The health outcomes of Aboriginal and Torres Strait Islander women can be improved through increased engagement with health services during the perinatal period. Postnatal care, in particular, supports maternal health needs by reinforcing preventive healthcare, such as cervical screening and lifestyle advice, providing contraception, reviewing social and emotional wellbeing and following up any problems identified during the antenatal period.

However, data specifically reporting on postnatal care in Australia is sparse. One study that looked at perinatal care provided by Aboriginal and Torres Strait Islander primary health centres in regional Australia showed that just over half of the women presented for postnatal care.6 The aim of this paper was to identify predictors for postnatal attendance by Aboriginal and Torres Strait Islander women who attend an Aboriginal and Torres Strait Islander community-controlled health service.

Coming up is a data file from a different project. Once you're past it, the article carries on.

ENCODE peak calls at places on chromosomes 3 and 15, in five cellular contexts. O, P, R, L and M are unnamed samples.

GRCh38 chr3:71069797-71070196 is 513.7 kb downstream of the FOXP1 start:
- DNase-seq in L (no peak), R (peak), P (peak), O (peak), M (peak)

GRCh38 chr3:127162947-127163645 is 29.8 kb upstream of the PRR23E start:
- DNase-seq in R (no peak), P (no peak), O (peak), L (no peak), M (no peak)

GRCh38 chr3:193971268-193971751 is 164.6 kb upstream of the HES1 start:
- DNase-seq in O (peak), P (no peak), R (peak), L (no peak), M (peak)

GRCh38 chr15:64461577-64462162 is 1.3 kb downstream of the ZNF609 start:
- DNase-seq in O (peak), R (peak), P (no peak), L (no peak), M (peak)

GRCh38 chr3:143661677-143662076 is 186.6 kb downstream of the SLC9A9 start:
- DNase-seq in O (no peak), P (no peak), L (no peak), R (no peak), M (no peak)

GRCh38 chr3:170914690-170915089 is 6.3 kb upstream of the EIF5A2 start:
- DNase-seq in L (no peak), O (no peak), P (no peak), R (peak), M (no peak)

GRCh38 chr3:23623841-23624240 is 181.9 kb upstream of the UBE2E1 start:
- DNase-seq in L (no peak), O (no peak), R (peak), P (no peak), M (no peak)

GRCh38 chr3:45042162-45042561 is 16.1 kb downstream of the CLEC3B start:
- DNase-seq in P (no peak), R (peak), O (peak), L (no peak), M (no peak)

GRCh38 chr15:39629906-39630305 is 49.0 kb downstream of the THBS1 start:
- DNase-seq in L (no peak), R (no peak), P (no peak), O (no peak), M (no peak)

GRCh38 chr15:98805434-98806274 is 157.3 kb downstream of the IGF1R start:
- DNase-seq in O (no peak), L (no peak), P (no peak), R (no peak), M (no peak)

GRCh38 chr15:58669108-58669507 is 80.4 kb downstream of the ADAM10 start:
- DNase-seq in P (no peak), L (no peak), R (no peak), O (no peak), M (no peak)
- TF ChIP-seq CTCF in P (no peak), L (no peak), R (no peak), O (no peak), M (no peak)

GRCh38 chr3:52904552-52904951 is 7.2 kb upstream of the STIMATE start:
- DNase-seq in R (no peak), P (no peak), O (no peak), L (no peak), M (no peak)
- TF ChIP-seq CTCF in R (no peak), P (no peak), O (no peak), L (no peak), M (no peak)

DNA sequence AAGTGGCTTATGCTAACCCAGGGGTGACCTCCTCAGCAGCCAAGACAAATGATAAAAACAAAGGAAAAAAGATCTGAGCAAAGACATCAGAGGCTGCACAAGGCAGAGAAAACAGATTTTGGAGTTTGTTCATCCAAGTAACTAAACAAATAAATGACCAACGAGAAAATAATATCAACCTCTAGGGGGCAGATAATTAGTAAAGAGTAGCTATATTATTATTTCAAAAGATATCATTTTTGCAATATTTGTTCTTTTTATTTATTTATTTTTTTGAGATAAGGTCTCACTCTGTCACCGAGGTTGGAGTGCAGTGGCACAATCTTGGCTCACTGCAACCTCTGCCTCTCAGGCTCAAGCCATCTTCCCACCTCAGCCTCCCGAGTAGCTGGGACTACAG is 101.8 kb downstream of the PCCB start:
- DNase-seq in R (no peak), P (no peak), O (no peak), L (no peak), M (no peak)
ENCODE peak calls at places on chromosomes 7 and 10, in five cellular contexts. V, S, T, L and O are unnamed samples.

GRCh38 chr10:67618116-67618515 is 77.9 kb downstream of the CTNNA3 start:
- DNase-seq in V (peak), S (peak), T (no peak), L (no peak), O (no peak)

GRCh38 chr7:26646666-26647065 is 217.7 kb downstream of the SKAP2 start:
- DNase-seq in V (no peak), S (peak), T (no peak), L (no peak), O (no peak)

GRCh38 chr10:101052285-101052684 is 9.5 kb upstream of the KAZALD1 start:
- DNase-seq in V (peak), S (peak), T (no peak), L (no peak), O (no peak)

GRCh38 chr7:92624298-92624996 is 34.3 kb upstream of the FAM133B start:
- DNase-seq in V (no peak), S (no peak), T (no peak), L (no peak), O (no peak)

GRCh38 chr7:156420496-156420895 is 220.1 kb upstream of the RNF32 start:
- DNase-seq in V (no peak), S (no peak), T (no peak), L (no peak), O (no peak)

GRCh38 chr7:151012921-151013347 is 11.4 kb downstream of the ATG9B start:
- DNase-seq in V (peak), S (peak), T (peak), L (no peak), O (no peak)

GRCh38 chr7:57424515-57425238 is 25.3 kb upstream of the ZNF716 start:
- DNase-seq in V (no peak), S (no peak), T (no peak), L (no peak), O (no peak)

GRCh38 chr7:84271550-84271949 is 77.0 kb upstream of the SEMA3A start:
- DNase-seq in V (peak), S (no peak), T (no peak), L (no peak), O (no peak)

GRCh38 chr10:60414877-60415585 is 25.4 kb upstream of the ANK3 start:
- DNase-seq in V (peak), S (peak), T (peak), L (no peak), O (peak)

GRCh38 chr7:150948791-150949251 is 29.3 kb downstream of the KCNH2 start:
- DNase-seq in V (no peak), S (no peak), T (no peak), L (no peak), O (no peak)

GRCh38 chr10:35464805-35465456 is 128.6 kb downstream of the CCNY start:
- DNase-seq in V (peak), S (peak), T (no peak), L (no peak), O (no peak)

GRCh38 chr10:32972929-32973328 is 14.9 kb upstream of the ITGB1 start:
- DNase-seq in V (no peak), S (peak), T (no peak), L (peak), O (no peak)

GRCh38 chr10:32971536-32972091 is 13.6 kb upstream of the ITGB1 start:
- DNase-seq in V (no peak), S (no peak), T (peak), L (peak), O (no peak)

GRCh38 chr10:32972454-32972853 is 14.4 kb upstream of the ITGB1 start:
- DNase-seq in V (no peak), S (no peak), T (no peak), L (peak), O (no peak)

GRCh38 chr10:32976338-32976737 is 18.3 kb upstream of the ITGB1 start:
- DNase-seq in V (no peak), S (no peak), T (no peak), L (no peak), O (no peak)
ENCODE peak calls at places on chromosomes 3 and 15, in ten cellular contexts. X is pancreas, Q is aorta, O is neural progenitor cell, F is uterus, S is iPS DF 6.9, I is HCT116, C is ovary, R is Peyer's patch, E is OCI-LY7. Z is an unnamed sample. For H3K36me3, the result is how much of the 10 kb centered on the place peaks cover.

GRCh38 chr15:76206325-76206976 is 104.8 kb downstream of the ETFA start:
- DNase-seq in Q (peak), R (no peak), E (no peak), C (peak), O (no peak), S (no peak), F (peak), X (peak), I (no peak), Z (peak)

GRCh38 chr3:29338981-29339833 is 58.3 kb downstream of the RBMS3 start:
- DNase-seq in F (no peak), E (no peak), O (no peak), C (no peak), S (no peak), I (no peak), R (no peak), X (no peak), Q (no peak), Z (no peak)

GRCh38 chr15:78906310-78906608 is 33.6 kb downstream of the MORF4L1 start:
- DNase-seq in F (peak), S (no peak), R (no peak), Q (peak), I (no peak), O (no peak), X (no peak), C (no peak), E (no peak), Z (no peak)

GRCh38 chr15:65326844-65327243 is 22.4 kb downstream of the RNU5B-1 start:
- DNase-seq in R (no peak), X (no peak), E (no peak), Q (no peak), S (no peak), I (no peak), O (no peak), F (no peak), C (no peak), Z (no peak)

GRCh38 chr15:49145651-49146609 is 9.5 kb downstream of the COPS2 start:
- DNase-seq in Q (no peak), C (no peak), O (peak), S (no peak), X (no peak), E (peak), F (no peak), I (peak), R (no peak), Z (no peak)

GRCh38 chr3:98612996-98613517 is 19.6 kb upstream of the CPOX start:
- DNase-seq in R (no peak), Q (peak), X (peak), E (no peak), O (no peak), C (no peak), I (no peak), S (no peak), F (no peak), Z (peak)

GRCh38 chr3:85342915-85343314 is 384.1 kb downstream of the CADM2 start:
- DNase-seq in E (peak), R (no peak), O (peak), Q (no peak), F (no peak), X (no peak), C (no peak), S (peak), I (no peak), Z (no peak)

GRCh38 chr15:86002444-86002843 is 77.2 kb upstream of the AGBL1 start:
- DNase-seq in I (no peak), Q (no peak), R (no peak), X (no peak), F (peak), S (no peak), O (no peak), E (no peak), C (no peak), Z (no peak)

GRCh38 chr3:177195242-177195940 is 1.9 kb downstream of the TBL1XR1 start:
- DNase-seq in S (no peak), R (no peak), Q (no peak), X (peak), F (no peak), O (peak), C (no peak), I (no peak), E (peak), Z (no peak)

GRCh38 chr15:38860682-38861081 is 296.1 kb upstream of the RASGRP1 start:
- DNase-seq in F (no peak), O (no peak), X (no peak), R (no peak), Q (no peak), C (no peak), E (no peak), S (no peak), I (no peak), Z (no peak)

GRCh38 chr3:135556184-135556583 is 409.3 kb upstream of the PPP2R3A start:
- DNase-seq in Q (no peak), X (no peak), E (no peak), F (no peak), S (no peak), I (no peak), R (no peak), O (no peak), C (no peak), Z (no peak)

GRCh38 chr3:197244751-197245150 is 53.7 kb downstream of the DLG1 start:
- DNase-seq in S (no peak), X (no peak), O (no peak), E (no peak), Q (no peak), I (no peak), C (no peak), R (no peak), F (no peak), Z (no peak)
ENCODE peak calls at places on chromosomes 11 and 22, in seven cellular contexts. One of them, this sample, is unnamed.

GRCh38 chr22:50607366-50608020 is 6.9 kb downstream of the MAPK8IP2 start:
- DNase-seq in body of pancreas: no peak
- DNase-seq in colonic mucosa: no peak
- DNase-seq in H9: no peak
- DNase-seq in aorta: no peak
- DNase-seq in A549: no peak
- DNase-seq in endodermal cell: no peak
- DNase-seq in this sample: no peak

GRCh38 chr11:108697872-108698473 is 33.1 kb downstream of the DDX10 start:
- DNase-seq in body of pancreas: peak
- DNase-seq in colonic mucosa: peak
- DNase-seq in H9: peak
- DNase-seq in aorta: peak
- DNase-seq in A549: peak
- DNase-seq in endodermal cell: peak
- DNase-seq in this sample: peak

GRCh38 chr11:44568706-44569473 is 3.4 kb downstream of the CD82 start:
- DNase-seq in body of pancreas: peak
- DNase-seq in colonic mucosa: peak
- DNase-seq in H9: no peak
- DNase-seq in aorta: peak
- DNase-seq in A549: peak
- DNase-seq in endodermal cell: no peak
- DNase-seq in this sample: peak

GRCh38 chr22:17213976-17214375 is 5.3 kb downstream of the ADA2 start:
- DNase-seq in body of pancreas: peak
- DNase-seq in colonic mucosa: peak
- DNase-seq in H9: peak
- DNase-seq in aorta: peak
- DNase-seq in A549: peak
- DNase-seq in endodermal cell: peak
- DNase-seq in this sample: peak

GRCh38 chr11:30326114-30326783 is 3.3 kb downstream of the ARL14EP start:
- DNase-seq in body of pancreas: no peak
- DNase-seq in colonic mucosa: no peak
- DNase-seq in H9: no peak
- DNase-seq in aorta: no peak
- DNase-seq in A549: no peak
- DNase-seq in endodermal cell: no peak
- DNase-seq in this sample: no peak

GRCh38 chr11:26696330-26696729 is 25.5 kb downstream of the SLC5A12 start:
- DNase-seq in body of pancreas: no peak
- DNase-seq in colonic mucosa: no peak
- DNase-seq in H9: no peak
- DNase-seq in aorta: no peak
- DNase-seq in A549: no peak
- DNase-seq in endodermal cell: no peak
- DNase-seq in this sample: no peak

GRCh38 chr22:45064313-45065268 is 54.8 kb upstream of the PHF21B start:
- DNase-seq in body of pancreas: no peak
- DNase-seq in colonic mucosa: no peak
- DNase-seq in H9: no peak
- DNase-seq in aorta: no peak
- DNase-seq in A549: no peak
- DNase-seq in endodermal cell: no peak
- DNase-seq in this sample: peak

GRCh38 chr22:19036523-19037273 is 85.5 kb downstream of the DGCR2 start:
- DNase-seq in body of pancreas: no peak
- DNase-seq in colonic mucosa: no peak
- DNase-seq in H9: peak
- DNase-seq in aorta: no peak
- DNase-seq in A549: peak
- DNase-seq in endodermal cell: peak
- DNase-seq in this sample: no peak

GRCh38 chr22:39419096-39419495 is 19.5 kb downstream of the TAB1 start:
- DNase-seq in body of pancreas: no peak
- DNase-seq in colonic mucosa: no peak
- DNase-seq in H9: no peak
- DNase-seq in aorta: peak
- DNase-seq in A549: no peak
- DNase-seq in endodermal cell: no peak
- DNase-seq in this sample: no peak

Method

A retrospective cohort study was conducted through the Mums and Babies Program14 at the Townsville Aboriginal and Islander Health Service (TAIHS). Eligible women were identified through a medical record search as those who attended the service for any antenatal care for a singleton pregnancy during the period of 1 January 2009 to 1 January 2011, inclusive. Participants were excluded for early pregnancy loss (<20 weeks gestation) or twin pregnancy during the study period. Other reasons for exclusion are outlined in Figure 1.

Retro1
Figure 1. Participant selection

Various demographic, behavioural, antenatal, intrapartum and postnatal factors were reviewed. Adequate antenatal care was defined as more than four antenatal visits, consistent with key performance indicators for Aboriginal and Torres Strait Islander health services.15 Specific findings regarding teenage pregnancies (women aged <20 years) and grand-multiparity (>5) were reported. Participants were considered to have returned for postnatal care if they attended TAIHS within 3 months postpartum.